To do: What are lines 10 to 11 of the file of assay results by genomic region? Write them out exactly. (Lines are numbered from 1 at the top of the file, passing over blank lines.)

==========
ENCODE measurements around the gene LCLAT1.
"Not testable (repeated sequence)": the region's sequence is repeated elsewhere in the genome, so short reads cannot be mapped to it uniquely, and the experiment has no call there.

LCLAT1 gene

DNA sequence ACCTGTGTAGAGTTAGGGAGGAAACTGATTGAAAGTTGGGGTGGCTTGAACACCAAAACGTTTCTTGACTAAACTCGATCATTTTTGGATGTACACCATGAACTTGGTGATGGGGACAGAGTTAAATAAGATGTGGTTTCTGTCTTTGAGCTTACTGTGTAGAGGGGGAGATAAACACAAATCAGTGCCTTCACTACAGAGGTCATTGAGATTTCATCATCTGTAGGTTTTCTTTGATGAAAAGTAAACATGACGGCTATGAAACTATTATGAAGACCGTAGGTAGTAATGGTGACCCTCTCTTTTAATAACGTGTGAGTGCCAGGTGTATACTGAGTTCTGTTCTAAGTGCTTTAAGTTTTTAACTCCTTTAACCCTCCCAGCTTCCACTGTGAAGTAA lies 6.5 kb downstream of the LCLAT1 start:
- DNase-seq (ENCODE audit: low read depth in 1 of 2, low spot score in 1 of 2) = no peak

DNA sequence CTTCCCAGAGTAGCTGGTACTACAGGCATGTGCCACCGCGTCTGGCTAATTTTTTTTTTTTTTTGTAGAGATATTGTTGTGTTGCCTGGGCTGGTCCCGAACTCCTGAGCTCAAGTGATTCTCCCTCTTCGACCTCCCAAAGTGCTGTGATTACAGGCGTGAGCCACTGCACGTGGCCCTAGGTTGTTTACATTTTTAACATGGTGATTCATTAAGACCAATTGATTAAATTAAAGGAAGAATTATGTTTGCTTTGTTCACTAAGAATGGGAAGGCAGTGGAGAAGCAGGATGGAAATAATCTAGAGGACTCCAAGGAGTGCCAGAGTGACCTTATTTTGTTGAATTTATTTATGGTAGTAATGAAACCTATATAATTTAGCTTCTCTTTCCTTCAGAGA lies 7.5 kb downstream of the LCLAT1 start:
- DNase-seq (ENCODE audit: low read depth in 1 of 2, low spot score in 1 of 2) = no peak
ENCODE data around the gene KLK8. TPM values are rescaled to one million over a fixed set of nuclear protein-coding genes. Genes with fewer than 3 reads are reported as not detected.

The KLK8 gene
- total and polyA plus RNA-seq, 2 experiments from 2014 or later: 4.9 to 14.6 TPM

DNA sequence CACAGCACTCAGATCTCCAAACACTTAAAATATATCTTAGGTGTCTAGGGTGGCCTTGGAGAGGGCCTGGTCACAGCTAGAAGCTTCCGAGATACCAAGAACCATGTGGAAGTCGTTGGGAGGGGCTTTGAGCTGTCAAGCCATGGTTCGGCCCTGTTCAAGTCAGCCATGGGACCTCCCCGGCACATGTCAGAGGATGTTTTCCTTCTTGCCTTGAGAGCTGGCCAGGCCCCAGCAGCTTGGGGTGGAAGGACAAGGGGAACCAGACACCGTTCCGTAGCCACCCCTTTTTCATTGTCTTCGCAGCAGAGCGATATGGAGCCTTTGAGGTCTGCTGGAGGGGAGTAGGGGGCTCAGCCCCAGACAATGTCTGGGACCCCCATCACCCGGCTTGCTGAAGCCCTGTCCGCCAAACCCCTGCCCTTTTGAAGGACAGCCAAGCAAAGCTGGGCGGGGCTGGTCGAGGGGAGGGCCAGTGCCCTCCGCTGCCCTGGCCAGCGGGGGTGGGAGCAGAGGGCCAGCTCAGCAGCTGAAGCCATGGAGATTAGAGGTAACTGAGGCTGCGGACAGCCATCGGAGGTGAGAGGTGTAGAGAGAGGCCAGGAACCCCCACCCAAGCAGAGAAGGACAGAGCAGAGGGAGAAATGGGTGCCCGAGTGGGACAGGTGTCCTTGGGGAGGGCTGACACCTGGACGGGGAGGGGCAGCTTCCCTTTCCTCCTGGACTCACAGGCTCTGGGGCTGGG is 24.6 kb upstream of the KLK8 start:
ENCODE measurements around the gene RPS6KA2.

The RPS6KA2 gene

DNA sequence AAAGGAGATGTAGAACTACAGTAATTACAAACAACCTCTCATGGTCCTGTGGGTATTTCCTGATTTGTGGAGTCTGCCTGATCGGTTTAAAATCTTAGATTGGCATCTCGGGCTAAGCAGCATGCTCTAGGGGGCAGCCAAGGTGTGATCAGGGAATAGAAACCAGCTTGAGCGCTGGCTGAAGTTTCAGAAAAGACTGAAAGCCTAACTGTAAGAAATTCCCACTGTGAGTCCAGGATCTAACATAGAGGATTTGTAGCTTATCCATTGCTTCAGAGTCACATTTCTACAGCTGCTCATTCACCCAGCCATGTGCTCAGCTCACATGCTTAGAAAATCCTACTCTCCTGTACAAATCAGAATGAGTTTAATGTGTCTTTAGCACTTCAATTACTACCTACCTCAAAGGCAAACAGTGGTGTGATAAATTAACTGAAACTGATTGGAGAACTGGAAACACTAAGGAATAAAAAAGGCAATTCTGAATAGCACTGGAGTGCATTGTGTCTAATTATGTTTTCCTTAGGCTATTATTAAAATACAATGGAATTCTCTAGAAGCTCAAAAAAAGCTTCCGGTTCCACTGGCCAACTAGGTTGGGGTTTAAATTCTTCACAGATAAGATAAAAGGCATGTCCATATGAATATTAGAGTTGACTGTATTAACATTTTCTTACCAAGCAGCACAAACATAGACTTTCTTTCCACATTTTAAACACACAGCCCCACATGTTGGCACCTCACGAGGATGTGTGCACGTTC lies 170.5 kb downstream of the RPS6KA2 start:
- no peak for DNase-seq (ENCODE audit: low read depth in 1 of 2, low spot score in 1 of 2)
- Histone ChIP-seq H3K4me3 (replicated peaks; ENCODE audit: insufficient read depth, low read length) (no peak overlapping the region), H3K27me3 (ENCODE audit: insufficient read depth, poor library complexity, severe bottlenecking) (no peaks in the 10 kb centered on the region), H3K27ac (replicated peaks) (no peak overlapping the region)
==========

- total and polyA plus RNA-seq, 2 experiments from 2014 or later: 4.9 to 14.6 TPM

DNA sequence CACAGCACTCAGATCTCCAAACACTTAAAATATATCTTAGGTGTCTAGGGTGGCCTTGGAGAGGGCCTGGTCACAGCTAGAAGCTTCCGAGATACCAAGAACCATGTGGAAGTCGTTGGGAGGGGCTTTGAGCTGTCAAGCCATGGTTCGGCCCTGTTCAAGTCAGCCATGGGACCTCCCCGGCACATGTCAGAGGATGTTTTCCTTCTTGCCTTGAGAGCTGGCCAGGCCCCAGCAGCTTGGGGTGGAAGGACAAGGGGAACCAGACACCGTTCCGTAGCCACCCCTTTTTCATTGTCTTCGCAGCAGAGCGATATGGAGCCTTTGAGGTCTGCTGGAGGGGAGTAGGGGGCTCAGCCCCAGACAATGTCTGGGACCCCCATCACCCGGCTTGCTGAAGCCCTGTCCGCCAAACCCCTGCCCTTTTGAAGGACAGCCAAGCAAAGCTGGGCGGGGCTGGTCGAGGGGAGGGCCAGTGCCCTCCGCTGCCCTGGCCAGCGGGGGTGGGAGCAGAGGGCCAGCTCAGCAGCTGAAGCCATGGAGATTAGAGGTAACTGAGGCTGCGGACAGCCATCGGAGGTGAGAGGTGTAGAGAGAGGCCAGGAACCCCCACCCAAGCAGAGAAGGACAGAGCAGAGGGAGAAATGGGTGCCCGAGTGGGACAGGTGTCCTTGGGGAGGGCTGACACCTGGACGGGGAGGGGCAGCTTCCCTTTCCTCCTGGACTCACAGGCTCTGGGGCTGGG is 24.6 kb upstream of the KLK8 start: